I guess there must have been people in the library, maybe even some scary ones, but I didn't see them and I certainly didn't talk to them. I checked out the maximum number of titles allowed and toddled back to the bus with the first of many ziggurats of precious printed paper. I hid the books with their tell-tale branch stamps under the bed, read them all and went back for more.

Today, I wish I could grab my own little bookworm's head and say "Get your nose out of those pages--look around at this beautiful Downtown, ungentrified, almost untouched! Go out the back door of the library and see BIOLA's gorgeous auditorium beneath the JESUS SAVES neon. Walk over to Broadway and into the cafeterias--woodsy Clifton's and Finney's, inside the Dutch Chocolate Shop. See a kung-fu movie in one of the vast film palaces. Or venture as far as Main Street, where the adult book shops will sell you exploitation paperbacks and pin-ups of women with massive beehive hairdos for a dime. Look around, you little dope! This won't be here forever!"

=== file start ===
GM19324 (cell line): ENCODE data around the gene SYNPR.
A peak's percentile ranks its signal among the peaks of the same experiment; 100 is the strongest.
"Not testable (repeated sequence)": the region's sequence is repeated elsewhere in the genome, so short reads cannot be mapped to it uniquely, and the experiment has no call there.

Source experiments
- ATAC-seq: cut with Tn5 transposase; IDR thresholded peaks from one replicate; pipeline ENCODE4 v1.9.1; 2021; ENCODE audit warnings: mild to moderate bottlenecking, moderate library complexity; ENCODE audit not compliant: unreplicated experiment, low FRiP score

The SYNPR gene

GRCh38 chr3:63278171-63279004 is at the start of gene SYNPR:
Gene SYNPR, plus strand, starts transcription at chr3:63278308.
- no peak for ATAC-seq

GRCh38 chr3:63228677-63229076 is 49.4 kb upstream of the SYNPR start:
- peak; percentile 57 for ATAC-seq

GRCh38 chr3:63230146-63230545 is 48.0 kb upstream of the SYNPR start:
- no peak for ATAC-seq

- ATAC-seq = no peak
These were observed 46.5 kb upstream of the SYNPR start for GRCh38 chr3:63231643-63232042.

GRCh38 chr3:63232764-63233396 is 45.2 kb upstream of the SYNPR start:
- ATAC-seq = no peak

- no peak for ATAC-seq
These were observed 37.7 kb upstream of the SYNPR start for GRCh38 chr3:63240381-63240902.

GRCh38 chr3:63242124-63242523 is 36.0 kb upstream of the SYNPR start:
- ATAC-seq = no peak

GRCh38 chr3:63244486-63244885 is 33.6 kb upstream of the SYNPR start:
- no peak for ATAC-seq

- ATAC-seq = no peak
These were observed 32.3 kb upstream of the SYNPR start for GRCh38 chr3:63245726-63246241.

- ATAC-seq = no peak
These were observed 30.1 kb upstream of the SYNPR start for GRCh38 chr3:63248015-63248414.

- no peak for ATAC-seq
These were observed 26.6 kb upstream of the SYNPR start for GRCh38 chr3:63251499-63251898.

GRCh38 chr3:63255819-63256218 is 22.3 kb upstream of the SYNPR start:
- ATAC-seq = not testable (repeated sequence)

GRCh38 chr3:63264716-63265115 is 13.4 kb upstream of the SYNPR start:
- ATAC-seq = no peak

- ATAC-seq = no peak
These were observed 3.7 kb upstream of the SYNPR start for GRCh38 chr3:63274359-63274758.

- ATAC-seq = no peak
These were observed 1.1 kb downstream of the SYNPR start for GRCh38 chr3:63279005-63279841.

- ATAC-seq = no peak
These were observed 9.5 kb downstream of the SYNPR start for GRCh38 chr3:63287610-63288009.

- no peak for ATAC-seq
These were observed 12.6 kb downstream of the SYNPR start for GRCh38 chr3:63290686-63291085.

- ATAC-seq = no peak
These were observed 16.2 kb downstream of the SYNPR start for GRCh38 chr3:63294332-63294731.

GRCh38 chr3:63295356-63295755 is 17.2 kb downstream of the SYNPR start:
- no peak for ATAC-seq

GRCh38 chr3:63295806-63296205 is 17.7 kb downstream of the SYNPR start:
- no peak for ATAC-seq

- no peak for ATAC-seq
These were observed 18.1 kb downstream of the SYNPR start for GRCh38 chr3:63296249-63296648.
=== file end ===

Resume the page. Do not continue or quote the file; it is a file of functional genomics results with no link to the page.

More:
But no, all I cared about then was books. And LAPL Central was the center of my world. And that's why I am so honored today that The Kept Girl, my novel about this lost Downtown Los Angeles that I've grown up to love and make my living talking about, is the Featured Review in LAPL Reads, the editorial arm of LAPL Central. And as of this morning, there is one copy of The Kept Girl available for check out from that beautiful branch. I hope a bookish little kid checks it out and hides it from her parents!

Saturday, July 5, 2014

Come, Let us Party Like Book Patrons Do!

photo: J. Scott Smith

Writing a book is a lonesome experience -- at least it is for me.

When I'm at my desk, whether plotting, hacking out a paragraph, or deep in the archival research that informs my historic narratives, it feels like I'm completely alone in the world. My subjects have been dead for decades, their homes and offices bulldozed or forever transformed, even the language they use is different from how we speak today.

When I do my job right, I've got one foot so far in the past that a ringing telephone is just as startling as if it were breaking into a dream. It's a sort of time travel, with no room for a sidekick to tag along. And brutally hard as the work is, I love the feeling of being transported for a while.